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5 simple steps to Write One-Page Business Plan or Lean Plan

HomeBusiness5 simple steps to Write One-Page Business Plan or Lean Plan

Putting off writing your business plan because it seems to be a dry difficult task? Well, I understand that writing a business plan can seem like an unnerving task. But, it doesn’t have to be…

In order to plan your business, you may want to start with a Lean Plan, also known as a one-page business plan. Lean Plan itself is very similar to a good executive summary and the only real possible difference is that a one-page business plan must fit completely in one page while not impacting readability.

Investors don’t have lots of time to read and a one-page executive summary will get the idea of your business across concisely. So, the whole idea of Lean Plan is to enable you to communicate your business idea clearly and with minimal clutter.

Let’s break down this daunting task into 8 simple steps that you can apply to make a comprehensive one-page business plan:

Note Down Business Plan Modules:

Your business plan should include the following segments:

Problem Identification:

The problem that you have identified.

Problem Solution:

The products or services that you are providing to solve this problem.

Target Market:

Who your customers are and how many of them are there?

How will you earn:

How would you make money by doing what you do?

Initial Cost:

How much will it cost to start your business?

Investment:

Okay, so this is the hard part. Depending upon the type of your business, you will have a long list of things that you really need and the ones that you can work without. To make it easier, you can make two lists; one for your personal cash needs and the other for the cash needs of your business.

The common expenses of personal needs may include rent, utilities, food gas, etc. Business needs, on the other hand, may include startup costs, equipment, insurance, license, inventory burn rate, etc.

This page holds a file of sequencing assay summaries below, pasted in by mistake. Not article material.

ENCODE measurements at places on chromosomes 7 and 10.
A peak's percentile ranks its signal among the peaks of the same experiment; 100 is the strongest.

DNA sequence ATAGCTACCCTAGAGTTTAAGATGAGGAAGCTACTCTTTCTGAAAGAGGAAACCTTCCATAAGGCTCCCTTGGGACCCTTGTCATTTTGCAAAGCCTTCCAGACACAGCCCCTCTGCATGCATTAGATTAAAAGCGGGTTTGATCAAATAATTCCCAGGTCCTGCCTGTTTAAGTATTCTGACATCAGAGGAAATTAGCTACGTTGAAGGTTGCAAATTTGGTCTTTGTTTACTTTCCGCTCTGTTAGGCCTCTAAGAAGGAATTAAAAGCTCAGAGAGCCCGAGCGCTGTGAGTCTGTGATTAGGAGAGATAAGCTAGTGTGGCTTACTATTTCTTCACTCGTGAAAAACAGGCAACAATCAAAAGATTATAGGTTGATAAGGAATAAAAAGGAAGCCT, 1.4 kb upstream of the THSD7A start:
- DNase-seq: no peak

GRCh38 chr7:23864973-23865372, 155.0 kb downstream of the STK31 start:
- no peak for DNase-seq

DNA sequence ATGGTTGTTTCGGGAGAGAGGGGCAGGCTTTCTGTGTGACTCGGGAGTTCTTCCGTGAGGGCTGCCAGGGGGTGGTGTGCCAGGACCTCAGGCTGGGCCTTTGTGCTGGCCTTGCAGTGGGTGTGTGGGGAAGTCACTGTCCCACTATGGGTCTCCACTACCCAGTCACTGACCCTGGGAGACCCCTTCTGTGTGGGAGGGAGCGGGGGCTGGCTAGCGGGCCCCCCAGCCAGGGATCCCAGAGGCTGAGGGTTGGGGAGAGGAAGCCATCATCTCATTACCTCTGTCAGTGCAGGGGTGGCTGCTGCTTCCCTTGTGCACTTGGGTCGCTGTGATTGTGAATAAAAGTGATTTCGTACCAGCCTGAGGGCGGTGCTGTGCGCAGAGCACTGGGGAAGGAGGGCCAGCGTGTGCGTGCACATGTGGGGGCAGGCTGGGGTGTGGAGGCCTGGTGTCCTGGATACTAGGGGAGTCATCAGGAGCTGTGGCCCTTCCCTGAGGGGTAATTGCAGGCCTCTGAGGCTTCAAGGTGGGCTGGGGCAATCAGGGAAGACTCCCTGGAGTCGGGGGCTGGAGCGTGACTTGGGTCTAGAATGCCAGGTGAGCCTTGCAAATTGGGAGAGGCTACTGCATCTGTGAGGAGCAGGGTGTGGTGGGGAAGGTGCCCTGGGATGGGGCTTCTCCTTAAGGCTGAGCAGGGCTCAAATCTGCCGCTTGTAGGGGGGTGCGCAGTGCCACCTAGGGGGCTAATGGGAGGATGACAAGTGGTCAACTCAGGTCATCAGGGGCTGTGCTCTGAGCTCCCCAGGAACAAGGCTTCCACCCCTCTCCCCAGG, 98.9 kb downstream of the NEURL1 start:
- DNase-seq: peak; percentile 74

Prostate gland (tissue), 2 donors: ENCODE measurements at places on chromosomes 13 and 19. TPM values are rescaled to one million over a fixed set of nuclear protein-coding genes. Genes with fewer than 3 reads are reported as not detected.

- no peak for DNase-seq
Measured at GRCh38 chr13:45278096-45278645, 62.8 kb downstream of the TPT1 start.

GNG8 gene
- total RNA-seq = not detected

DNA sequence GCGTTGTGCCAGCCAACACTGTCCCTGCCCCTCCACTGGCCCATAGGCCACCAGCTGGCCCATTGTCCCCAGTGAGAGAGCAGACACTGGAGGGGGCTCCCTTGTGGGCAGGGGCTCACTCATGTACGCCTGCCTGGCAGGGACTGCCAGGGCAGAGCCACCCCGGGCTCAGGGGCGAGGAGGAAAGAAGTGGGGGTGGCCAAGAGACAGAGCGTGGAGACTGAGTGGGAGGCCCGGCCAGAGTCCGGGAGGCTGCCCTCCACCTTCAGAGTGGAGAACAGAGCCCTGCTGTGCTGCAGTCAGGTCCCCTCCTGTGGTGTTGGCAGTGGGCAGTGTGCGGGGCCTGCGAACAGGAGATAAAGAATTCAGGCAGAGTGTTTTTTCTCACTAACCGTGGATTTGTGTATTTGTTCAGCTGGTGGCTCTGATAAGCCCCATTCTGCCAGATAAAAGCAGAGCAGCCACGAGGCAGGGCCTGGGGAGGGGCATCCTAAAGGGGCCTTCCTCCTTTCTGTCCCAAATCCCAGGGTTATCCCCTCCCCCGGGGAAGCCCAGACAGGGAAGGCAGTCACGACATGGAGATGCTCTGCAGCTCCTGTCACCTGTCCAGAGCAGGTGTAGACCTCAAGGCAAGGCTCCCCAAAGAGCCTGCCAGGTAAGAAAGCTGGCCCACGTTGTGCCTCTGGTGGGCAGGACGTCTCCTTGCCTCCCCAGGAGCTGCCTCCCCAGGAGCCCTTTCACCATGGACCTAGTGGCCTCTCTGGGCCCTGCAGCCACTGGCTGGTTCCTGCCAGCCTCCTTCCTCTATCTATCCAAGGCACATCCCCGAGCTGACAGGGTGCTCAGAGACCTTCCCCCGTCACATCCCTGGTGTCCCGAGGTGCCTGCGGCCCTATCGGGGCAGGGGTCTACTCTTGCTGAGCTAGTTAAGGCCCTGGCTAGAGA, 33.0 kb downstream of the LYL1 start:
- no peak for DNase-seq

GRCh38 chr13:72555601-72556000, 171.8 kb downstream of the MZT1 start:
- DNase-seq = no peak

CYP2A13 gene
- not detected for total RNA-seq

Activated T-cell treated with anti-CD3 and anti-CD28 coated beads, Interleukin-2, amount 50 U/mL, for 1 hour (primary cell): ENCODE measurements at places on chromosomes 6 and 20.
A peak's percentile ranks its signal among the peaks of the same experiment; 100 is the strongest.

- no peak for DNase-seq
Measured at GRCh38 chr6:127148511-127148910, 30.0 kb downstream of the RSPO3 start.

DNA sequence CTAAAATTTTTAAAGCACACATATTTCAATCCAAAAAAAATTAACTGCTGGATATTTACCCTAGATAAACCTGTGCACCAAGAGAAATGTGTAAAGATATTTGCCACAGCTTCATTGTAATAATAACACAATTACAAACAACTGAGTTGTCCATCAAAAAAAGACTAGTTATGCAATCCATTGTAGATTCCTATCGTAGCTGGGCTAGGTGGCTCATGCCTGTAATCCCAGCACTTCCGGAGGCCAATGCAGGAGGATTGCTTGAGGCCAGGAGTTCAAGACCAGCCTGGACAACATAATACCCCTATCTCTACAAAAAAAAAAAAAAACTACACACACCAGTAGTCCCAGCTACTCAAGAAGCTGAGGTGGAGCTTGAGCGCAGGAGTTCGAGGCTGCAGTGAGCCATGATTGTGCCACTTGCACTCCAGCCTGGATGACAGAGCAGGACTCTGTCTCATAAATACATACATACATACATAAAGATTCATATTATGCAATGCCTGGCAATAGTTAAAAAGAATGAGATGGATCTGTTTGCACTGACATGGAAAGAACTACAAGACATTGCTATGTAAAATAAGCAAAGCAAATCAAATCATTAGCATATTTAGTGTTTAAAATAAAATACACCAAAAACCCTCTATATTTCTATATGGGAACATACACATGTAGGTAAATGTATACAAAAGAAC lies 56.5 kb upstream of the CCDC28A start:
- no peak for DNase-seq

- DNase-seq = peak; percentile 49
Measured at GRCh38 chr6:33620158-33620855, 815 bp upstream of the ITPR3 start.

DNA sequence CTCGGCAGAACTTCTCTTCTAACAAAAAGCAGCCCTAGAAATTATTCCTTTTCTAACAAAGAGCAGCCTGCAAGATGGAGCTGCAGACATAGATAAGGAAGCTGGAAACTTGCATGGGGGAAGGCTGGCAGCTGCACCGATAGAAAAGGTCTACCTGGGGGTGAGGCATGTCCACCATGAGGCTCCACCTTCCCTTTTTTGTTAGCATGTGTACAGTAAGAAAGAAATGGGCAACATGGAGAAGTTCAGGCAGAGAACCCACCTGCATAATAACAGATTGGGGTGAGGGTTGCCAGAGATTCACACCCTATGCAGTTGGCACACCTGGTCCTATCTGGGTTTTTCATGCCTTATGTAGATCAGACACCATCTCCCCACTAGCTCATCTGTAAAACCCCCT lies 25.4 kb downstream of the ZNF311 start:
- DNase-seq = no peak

You must make your initial costs as lean as possible

Basic Calculations:

There are some basic numbers that you want to calculate as part of your lean plan:

Running Room:

Running room or runway is how much cash you need to have until your business starts to make money. This is your deadline for making a profit. This is probably less money than you imagine.

More than 40% of small businesses are started for less than $5,000 and 64% started with less than $10,000.

Break Even:

Your break-even number lets you know how much you have to make monthly or yearly to cover your costs. To calculate this number you need to know the value of the three variables

Fixed Costs:

These are things that have to be paid no matter how the business is doing rent.

Variable Costs:

These are things that depend on how much you’re selling, and the cost to make the product (if you’re a consultant, for example, you won’t have these costs, your cost is your time).

Price:

The selling price of your product or service.

The formula to arrive at that number is Fixed Costs/ (Price-Variable Costs) = Break Even Number.

Burn Rate:

Burn rate is the rate at which a new company is spending money to finance itself before it starts making money. It’s usually calculated on a per-month basis. If you have $20,000 to spend and you spend $3,000 a month, the burn rate is $3,000.

Consult field Experts:

No matter what you want to do, someone has almost certainly already done it. These people can be a great source of research and advice. Especially for things that you can’t get a hard number on. Most people love to talk about themselves, so in many cases, all you have to do is ask.